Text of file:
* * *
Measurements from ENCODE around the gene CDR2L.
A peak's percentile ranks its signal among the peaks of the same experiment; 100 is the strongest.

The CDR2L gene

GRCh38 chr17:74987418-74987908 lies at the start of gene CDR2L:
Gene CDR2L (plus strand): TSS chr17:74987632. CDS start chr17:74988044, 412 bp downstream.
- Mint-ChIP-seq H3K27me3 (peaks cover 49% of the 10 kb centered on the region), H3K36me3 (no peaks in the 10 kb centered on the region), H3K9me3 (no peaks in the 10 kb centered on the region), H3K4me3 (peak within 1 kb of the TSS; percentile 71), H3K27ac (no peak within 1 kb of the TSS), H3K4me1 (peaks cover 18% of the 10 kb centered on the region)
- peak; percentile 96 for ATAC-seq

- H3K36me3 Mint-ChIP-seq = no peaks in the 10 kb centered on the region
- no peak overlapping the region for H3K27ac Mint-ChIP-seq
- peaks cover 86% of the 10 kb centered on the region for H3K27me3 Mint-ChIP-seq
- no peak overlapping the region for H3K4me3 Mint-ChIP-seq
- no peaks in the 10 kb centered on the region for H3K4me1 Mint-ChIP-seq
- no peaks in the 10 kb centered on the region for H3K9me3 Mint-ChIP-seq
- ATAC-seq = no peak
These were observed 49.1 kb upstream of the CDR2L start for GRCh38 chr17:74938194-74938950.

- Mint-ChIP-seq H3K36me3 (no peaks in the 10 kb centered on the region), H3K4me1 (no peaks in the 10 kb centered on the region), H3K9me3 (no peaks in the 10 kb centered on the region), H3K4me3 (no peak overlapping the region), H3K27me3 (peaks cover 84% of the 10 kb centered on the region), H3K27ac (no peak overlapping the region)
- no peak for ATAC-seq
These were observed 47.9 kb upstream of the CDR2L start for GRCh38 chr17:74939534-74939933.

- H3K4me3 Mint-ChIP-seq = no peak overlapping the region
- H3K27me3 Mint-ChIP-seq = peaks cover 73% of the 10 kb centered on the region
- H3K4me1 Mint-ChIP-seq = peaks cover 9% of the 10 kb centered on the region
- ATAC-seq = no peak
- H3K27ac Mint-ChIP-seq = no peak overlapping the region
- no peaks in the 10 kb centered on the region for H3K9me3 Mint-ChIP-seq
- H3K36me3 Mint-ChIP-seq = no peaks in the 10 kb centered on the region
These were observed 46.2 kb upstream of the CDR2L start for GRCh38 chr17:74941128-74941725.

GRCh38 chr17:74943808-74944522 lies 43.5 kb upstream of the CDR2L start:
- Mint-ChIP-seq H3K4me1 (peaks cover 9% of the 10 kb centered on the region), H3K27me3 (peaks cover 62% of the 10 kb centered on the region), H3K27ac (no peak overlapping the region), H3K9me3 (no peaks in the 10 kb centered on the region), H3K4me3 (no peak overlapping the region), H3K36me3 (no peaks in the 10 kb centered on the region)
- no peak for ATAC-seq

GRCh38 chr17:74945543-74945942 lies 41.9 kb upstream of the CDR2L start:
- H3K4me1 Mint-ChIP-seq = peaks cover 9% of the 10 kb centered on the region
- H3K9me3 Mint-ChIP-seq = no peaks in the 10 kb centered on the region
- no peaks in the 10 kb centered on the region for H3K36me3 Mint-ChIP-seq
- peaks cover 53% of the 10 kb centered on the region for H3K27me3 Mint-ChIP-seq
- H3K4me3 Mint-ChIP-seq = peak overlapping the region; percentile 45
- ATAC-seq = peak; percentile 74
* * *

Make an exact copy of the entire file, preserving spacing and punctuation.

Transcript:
Measurements from ENCODE around the gene CDR2L.
A peak's percentile ranks its signal among the peaks of the same experiment; 100 is the strongest.

The CDR2L gene

GRCh38 chr17:74987418-74987908 lies at the start of gene CDR2L:
Gene CDR2L (plus strand): TSS chr17:74987632. CDS start chr17:74988044, 412 bp downstream.
- Mint-ChIP-seq H3K27me3 (peaks cover 49% of the 10 kb centered on the region), H3K36me3 (no peaks in the 10 kb centered on the region), H3K9me3 (no peaks in the 10 kb centered on the region), H3K4me3 (peak within 1 kb of the TSS; percentile 71), H3K27ac (no peak within 1 kb of the TSS), H3K4me1 (peaks cover 18% of the 10 kb centered on the region)
- peak; percentile 96 for ATAC-seq

- H3K36me3 Mint-ChIP-seq = no peaks in the 10 kb centered on the region
- no peak overlapping the region for H3K27ac Mint-ChIP-seq
- peaks cover 86% of the 10 kb centered on the region for H3K27me3 Mint-ChIP-seq
- no peak overlapping the region for H3K4me3 Mint-ChIP-seq
- no peaks in the 10 kb centered on the region for H3K4me1 Mint-ChIP-seq
- no peaks in the 10 kb centered on the region for H3K9me3 Mint-ChIP-seq
- ATAC-seq = no peak
These were observed 49.1 kb upstream of the CDR2L start for GRCh38 chr17:74938194-74938950.

- Mint-ChIP-seq H3K36me3 (no peaks in the 10 kb centered on the region), H3K4me1 (no peaks in the 10 kb centered on the region), H3K9me3 (no peaks in the 10 kb centered on the region), H3K4me3 (no peak overlapping the region), H3K27me3 (peaks cover 84% of the 10 kb centered on the region), H3K27ac (no peak overlapping the region)
- no peak for ATAC-seq
These were observed 47.9 kb upstream of the CDR2L start for GRCh38 chr17:74939534-74939933.

- H3K4me3 Mint-ChIP-seq = no peak overlapping the region
- H3K27me3 Mint-ChIP-seq = peaks cover 73% of the 10 kb centered on the region
- H3K4me1 Mint-ChIP-seq = peaks cover 9% of the 10 kb centered on the region
- ATAC-seq = no peak
- H3K27ac Mint-ChIP-seq = no peak overlapping the region
- no peaks in the 10 kb centered on the region for H3K9me3 Mint-ChIP-seq
- H3K36me3 Mint-ChIP-seq = no peaks in the 10 kb centered on the region
These were observed 46.2 kb upstream of the CDR2L start for GRCh38 chr17:74941128-74941725.

GRCh38 chr17:74943808-74944522 lies 43.5 kb upstream of the CDR2L start:
- Mint-ChIP-seq H3K4me1 (peaks cover 9% of the 10 kb centered on the region), H3K27me3 (peaks cover 62% of the 10 kb centered on the region), H3K27ac (no peak overlapping the region), H3K9me3 (no peaks in the 10 kb centered on the region), H3K4me3 (no peak overlapping the region), H3K36me3 (no peaks in the 10 kb centered on the region)
- no peak for ATAC-seq

GRCh38 chr17:74945543-74945942 lies 41.9 kb upstream of the CDR2L start:
- H3K4me1 Mint-ChIP-seq = peaks cover 9% of the 10 kb centered on the region
- H3K9me3 Mint-ChIP-seq = no peaks in the 10 kb centered on the region
- no peaks in the 10 kb centered on the region for H3K36me3 Mint-ChIP-seq
- peaks cover 53% of the 10 kb centered on the region for H3K27me3 Mint-ChIP-seq
- H3K4me3 Mint-ChIP-seq = peak overlapping the region; percentile 45
- ATAC-seq = peak; percentile 74